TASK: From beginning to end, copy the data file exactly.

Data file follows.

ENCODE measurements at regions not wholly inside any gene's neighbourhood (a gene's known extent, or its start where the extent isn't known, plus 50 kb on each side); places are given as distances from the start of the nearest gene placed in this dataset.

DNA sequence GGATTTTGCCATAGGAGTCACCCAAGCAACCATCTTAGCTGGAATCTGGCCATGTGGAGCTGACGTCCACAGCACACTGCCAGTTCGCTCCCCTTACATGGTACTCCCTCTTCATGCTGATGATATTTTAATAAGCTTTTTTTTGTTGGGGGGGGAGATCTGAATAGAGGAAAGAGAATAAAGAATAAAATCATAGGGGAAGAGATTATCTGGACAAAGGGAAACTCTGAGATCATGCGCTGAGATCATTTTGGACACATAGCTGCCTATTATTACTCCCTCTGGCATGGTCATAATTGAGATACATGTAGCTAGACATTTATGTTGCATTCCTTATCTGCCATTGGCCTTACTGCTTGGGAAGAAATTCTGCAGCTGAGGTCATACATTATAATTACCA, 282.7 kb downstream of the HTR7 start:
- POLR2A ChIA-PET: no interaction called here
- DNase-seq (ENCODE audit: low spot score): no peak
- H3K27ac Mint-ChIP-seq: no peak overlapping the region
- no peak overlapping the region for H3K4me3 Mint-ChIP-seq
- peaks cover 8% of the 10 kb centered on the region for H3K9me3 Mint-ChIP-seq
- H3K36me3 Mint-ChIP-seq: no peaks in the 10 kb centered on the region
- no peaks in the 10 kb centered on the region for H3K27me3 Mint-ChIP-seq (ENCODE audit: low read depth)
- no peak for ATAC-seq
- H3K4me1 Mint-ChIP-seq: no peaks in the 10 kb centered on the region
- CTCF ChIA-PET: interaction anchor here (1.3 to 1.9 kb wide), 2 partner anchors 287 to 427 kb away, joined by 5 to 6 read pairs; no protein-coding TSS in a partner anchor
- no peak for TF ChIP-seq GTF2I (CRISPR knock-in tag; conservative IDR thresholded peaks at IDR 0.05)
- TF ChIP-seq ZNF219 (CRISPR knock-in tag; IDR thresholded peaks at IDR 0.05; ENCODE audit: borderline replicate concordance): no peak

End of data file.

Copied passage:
ENCODE measurements at regions not wholly inside any gene's neighbourhood (a gene's known extent, or its start where the extent isn't known, plus 50 kb on each side); places are given as distances from the start of the nearest gene placed in this dataset.

DNA sequence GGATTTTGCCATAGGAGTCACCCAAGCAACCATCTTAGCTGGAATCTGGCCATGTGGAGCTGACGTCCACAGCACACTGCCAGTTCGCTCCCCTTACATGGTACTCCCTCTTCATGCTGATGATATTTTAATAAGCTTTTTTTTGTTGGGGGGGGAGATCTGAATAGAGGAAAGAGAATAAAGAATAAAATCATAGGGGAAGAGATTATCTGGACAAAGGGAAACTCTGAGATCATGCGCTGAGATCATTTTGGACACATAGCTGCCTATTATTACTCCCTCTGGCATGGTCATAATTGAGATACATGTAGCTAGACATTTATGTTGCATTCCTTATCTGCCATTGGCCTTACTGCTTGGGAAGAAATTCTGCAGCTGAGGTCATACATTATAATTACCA, 282.7 kb downstream of the HTR7 start:
- POLR2A ChIA-PET: no interaction called here
- DNase-seq (ENCODE audit: low spot score): no peak
- H3K27ac Mint-ChIP-seq: no peak overlapping the region
- no peak overlapping the region for H3K4me3 Mint-ChIP-seq
- peaks cover 8% of the 10 kb centered on the region for H3K9me3 Mint-ChIP-seq
- H3K36me3 Mint-ChIP-seq: no peaks in the 10 kb centered on the region
- no peaks in the 10 kb centered on the region for H3K27me3 Mint-ChIP-seq (ENCODE audit: low read depth)
- no peak for ATAC-seq
- H3K4me1 Mint-ChIP-seq: no peaks in the 10 kb centered on the region
- CTCF ChIA-PET: interaction anchor here (1.3 to 1.9 kb wide), 2 partner anchors 287 to 427 kb away, joined by 5 to 6 read pairs; no protein-coding TSS in a partner anchor
- no peak for TF ChIP-seq GTF2I (CRISPR knock-in tag; conservative IDR thresholded peaks at IDR 0.05)
- TF ChIP-seq ZNF219 (CRISPR knock-in tag; IDR thresholded peaks at IDR 0.05; ENCODE audit: borderline replicate concordance): no peak